There has been quite a bit of interesting discussion on Twitter about Roadmaps; what they should include, how they should be structured, how to make them useful for agile teams.
A roadmap shows the direction and the destination. If we think about actual roadmaps, where the metaphorical roadmaps we refer to come from, they show all the possible destinations (towns, cities, etc.) and all the possible routes to get there (roads). Typically, if you wanted to get to a particular destination (achieve an outcome) you would start heading in that direction, but if an obstacle was in your way you’d change route but still be heading in the same overall direction towards the destination. Some routes are faster, some routes are more interesting.
So, a good roadmap (back to our metaphorical roadmaps now) should show the outcome that we want to achieve (destination) and provide some direction of travel as a guide to keep teams moving towards the destination. The direction of travel acts as strategic bumpers to help explain the ‘where to play’ decisions but gives the team enough room to decide on the route for themselves.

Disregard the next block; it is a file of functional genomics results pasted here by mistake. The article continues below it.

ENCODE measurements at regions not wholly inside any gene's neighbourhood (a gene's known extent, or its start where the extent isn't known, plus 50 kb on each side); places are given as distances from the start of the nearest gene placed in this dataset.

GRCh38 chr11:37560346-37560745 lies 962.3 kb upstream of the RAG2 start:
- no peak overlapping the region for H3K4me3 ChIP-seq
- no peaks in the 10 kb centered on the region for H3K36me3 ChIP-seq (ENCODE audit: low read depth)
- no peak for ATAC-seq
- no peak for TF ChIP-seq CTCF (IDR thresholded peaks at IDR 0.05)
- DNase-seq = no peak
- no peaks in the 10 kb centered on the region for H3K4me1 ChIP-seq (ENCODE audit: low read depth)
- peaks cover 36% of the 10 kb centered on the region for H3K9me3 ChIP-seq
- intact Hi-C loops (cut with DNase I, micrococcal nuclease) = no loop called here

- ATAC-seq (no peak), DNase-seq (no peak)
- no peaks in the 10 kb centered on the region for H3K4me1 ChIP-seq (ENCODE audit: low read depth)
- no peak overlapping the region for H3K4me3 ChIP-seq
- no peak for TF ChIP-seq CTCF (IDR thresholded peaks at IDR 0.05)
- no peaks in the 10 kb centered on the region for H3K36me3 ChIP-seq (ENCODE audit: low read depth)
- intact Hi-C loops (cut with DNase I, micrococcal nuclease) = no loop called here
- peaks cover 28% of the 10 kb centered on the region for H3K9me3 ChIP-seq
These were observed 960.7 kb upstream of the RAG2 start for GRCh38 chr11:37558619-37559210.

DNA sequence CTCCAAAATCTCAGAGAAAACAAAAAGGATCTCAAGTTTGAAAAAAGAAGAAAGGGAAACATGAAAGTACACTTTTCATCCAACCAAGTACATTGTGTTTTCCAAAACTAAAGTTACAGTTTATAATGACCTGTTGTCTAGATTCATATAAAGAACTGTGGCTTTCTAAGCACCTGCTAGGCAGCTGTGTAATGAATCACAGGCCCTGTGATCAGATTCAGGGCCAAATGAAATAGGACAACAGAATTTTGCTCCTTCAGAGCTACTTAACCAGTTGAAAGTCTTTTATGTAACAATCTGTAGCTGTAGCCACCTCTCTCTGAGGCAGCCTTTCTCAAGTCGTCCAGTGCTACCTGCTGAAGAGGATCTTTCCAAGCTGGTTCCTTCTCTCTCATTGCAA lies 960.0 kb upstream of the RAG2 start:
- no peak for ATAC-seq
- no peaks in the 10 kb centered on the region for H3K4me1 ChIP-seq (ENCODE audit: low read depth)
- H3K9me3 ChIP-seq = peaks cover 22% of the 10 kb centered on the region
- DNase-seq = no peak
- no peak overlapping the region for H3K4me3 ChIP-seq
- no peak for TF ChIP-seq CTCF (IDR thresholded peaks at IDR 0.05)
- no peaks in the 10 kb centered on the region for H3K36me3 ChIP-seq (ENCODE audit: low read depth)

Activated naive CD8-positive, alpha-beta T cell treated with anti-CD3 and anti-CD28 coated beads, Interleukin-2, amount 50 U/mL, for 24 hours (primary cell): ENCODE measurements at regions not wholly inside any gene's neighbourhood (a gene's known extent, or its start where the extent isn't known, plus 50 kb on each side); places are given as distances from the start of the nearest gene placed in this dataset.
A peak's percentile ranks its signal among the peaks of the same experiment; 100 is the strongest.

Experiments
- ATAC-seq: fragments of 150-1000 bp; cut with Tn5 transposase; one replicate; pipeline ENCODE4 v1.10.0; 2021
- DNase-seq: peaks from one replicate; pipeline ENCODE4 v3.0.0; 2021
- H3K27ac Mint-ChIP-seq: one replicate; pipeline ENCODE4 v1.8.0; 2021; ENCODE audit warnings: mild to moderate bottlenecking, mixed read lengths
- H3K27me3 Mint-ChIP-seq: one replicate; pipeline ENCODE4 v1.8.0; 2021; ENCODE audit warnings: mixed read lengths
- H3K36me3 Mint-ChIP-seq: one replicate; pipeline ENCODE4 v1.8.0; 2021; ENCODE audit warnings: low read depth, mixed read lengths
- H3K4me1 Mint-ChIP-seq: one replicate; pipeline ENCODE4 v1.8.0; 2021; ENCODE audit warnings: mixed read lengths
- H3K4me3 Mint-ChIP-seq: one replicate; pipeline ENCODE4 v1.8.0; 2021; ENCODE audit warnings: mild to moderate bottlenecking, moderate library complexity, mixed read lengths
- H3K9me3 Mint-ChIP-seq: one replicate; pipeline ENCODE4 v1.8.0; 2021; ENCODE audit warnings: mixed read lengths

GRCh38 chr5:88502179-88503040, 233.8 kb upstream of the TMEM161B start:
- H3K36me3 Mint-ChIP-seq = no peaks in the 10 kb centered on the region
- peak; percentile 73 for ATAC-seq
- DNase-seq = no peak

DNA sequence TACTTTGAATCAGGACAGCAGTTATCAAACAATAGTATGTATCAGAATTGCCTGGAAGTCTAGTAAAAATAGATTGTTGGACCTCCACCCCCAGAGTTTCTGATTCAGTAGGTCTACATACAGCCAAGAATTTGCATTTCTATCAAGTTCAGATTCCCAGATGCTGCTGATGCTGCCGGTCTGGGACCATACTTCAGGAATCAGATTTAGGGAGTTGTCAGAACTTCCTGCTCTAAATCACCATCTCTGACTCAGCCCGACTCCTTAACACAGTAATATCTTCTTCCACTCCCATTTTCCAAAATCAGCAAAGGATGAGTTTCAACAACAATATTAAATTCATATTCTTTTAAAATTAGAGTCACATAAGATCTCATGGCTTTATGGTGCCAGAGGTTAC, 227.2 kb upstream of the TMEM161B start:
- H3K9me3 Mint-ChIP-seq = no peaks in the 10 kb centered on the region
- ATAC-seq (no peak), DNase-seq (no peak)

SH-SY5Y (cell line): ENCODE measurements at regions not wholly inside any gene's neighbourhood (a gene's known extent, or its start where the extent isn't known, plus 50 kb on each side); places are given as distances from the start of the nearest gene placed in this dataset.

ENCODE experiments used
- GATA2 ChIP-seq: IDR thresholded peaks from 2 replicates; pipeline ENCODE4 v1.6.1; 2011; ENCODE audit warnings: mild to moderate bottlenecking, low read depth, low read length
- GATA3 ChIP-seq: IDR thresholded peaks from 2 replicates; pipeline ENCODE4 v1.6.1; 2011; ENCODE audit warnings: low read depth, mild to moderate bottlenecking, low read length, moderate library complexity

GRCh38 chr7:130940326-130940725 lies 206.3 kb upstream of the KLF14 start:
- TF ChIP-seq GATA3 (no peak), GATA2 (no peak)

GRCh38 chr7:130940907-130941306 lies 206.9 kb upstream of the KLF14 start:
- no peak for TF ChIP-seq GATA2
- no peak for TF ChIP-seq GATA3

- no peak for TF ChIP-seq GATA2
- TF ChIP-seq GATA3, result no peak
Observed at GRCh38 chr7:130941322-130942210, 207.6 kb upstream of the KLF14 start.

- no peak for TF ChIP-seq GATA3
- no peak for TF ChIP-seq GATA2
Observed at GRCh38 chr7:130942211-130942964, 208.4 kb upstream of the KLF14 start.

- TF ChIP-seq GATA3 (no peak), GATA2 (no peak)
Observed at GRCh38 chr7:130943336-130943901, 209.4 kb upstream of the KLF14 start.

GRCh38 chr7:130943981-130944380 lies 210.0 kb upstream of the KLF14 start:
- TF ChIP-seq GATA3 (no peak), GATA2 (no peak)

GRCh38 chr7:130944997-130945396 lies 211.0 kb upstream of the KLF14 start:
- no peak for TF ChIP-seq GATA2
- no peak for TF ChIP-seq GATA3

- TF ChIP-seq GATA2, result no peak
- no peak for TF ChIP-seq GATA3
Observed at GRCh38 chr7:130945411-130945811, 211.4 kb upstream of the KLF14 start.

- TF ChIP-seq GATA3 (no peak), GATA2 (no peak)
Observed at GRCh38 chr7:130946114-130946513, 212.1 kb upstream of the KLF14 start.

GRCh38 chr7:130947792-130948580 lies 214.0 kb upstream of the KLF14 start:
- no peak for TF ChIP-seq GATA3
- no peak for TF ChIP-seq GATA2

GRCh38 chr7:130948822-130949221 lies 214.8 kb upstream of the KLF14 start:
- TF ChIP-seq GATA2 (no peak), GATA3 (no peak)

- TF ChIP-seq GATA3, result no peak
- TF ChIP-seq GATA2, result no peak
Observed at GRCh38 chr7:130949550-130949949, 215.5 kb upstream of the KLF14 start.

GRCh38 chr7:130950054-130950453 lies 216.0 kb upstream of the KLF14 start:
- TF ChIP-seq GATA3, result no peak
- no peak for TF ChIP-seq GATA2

Roadmaps that explain the destination and the direction of travel become ‘who & why’ roadmaps rather ‘what & when’ roadmaps. ‘What & when’ roadmaps are misleading and often obscuring because they try to define what the team should build before they’ve started the journey and when they’ll be able to do it. ‘What & when’ roadmaps show uncertainty as a pretend certainty.
So, we should accept that ‘Roadmap’ is an incomplete phrase. We should be clear about it not meaning ‘A roadmap of what to build when’. We should be clear about ‘roadmap’ actually meaning ‘A roadmap of why we’re building and who we’re building it for’. Then roadmaps become about achieving an outcome (getting to the destination) rather than the stops along the way. Then our phrasing can become more specific; ‘A roadmap for achieving x for y’. That could be ‘…achieving product/market fit for our idea’ or ‘…achieving 30% time saving for regular subscribers’.